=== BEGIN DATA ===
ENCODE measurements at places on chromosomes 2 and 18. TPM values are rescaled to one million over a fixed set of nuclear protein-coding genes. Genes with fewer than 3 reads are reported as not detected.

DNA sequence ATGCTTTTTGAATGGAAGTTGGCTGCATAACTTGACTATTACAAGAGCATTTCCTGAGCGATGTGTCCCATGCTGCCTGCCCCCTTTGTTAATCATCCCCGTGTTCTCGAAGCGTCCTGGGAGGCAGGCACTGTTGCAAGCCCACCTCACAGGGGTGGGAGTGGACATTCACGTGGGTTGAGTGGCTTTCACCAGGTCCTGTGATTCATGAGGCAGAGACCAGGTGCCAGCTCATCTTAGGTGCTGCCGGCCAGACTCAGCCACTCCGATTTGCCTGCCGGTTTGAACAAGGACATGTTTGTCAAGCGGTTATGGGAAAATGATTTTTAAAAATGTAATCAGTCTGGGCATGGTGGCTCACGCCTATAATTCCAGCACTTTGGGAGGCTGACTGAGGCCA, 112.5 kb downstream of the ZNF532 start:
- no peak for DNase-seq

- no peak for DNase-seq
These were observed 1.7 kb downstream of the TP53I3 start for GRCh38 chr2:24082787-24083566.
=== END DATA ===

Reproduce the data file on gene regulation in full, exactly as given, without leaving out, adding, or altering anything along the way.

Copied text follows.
ENCODE measurements at places on chromosomes 2 and 18. TPM values are rescaled to one million over a fixed set of nuclear protein-coding genes. Genes with fewer than 3 reads are reported as not detected.

DNA sequence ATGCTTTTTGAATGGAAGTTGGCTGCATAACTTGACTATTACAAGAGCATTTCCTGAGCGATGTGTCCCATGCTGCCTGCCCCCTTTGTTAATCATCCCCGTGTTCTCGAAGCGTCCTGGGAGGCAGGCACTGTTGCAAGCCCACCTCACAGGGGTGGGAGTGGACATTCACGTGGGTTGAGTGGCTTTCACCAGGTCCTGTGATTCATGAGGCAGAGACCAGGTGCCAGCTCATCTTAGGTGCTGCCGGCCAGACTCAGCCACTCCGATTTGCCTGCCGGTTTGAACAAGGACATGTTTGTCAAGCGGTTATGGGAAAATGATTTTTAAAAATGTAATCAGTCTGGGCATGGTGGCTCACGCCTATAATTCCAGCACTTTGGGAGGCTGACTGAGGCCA, 112.5 kb downstream of the ZNF532 start:
- no peak for DNase-seq

- no peak for DNase-seq
These were observed 1.7 kb downstream of the TP53I3 start for GRCh38 chr2:24082787-24083566.